The transforming growth factor-beta 1 (TGFβ1) and NFκB pathways are important regulators of epidermal homeostasis, inflammatory responses and carcinogenesis. Previous studies have shown extensive crosstalk between these pathways that is cell type and context dependent, but this has not been well-characterized in epidermal keratinocytes. Here we show that in primary mouse keratinocytes, TGFβ1 induces NFκB-luciferase reporter activity that is dependent on both NFκB and Smad3. TGFβ1-induced NFκB-luciferase activity was blocked by the IκB inhibitor parthenolide, the IκB super-repressor, a dominant negative TGFβ1-activated kinase 1 (TAK1) and genetic deletion of NFκB1. Coexpression of NFκB p50 or p65 subunits enhanced NFκB-luciferase activity. Similarly, inhibition of the TGFβ1 type I receptor with SB431542 or genetic deletion of Smad3 blocked TGFβ1 induction of NFκB-luciferase. TGFβ1 rapidly induced IKK phosphorylation but did not cause a detectable decrease in cytoplasmic IκB levels or nuclear translocation of NFκB subunits, although EMSA showed rapid NFκB nuclear binding activity that could be blocked by SB431542 treatment. TNFα, a well characterized NFκB target gene was also induced by TGFβ1 and this was blocked in NFκB+/- and -/- keratinocytes and by the IκB super-repressor. To test the effects of the TGFβ1 pathway on a biologically relevant activator of NFκB, we exposed mice and primary keratinocytes in culture to UVB irradiation. In primary keratinocytes UVB caused a detectable increase in levels of Smad2 phosphorylation that was dependent on ALK5, but no significant increase in SBE-dependent gene expression. Inhibition of TGFβ1 signaling in primary keratinocytes with SB431542 or genetic deletion of Tgfb1 or Smad3 suppressed UVB induction of TNFα message. Similarly, UVB induction of TNFα mRNA was blocked in skin of Tgfb1+/- mice. These studies demonstrate that intact TGFβ1 signaling is required for NFκB-dependent gene expression in mouse keratinocytes and skin and suggest that a convergence of these pathways in the nucleus rather than the cytoplasm may be critical for regulation of inflammatory pathways in skin by TGFβ1.
The fibroblast growth factor (FGF23) plasma level is high in cardiac and renal failure and is associated with poor clinical prognosis of these disorders. Both diseases are paralleled by hyperaldosteronism. Excessive FGF23 levels and hyperaldosteronism are further observed in Klotho-deficient mice. The present study explored a putative aldosterone sensitivity of Fgf23 transcription and secretion the putative involvement of the aldosterone sensitive serum & glucocorticoid inducible kinase SGK1, SGK1 sensitive transcription factor NFκB and store operated Ca(2+) entry (SOCE). Serum FGF23 levels were determined by ELISA in mice following sham treatment or exposure to deoxycorticosterone acetate (DOCA) or salt depletion. In osteoblastic UMR106 cells transcript levels were quantified by qRT-PCR, cytosolic Ca(2+) concentration utilizing Fura-2-fluorescence, and SOCE from Ca(2+) entry following store depletion by thapsigargin. As a result, DOCA treatment and salt depletion of mice elevated the serum C-terminal FGF23 concentration. In UMR106 cells aldosterone enhanced and spironolactone decreased SOCE. Aldosterone further increased Fgf23 transcript levels in UMR106 cells, an effect reversed by mineralocorticoid receptor blockers spironolactone and eplerenone, SGK1 inhibitor EMD638683, NFκB-inhibitor withaferin A, and Ca(2+) channel blocker YM58483. In conclusion, Fgf23 expression is up-regulated by aldosterone, an effect sensitive to SGK1, NFκB and store-operated Ca(2+) entry.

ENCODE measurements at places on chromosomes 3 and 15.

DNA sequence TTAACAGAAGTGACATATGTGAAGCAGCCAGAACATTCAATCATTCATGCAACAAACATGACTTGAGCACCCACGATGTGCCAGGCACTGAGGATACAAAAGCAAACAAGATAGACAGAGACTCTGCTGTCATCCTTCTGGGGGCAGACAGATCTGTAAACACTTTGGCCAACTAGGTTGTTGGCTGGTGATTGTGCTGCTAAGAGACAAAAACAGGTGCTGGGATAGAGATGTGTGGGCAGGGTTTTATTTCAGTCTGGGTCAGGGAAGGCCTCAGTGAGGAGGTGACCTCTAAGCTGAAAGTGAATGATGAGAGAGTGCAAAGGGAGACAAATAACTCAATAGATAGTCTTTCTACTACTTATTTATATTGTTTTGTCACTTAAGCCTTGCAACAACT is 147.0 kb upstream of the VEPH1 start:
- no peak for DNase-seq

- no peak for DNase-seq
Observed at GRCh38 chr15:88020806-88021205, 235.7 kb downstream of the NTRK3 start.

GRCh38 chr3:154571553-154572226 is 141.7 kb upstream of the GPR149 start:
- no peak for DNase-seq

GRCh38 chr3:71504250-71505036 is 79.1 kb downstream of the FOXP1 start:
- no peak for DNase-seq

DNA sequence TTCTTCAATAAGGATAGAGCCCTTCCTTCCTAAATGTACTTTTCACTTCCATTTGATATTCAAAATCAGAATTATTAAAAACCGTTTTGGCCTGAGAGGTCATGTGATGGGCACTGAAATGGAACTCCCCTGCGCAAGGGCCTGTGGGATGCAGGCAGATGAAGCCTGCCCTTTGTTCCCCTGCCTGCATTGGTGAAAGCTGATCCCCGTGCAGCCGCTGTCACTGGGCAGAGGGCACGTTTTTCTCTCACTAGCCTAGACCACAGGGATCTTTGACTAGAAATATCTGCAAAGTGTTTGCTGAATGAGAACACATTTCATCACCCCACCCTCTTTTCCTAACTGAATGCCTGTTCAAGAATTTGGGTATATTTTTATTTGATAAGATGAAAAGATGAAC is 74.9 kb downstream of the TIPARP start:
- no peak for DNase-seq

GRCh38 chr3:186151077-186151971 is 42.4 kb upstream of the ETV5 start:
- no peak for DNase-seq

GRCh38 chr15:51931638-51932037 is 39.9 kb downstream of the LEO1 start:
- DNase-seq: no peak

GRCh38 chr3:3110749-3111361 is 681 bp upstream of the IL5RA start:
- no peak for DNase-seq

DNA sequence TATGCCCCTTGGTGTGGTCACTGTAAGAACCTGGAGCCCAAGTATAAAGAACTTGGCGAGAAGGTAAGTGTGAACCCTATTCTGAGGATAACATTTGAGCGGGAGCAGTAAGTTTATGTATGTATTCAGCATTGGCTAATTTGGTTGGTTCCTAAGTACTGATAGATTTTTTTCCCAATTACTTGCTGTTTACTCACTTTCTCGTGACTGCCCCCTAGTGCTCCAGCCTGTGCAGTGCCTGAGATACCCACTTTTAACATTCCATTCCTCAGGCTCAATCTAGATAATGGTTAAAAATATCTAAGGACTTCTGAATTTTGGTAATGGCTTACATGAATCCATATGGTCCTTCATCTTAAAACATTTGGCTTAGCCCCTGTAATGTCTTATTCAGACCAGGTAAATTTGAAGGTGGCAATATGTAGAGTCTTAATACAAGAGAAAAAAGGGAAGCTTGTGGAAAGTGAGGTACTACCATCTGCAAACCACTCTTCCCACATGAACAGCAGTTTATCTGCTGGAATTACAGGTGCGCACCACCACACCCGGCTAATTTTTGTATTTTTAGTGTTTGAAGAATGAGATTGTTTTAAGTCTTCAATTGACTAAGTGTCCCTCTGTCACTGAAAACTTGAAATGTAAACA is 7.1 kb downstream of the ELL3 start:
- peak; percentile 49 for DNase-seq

The signal-transducing adaptor protein 2 (STAP-2) is a recently identified adaptor protein that contains a pleckstrin homology (PH) and Src homology 2 (SH2)-like domains, as well as a proline-rich domain in its C-terminal region. In previous studies, we demonstrated that STAP-2 binds to MyD88 and IKK-alpha or IKK-beta and modulates NF-kappaB signaling in macrophages. In the present study, we found that ectopic expression of STAP-2 inhibited Epstein-Barr virus (EBV) LMP1-mediated NF-kappaB signaling and interleukin-6 expression. Indeed, STAP-2 associated with LMP1 through its PH and SH2-like domains, and these proteins interacted with each other in EBV-positive human B cells. We found, furthermore, that STAP-2 regulated LMP1-mediated NF-kappaB signaling through direct or indirect interactions with the tumor necrosis factor receptor (TNFR)-associated factor 3 (TRAF3) and TNFR-associated death domain (TRADD) proteins. STAP-2 mRNA was induced by the expression of LMP1 in human B cells. Furthermore, transient expression of STAP-2 in EBV-positive human B cells decreased cell growth. Finally, STAP-2 knockout mouse embryonic fibroblasts showed enhanced LMP1-induced cell growth. These results suggest that STAP-2 acts as an endogenous negative regulator of EBV LMP1-mediated signaling through TRAF3 and TRADD.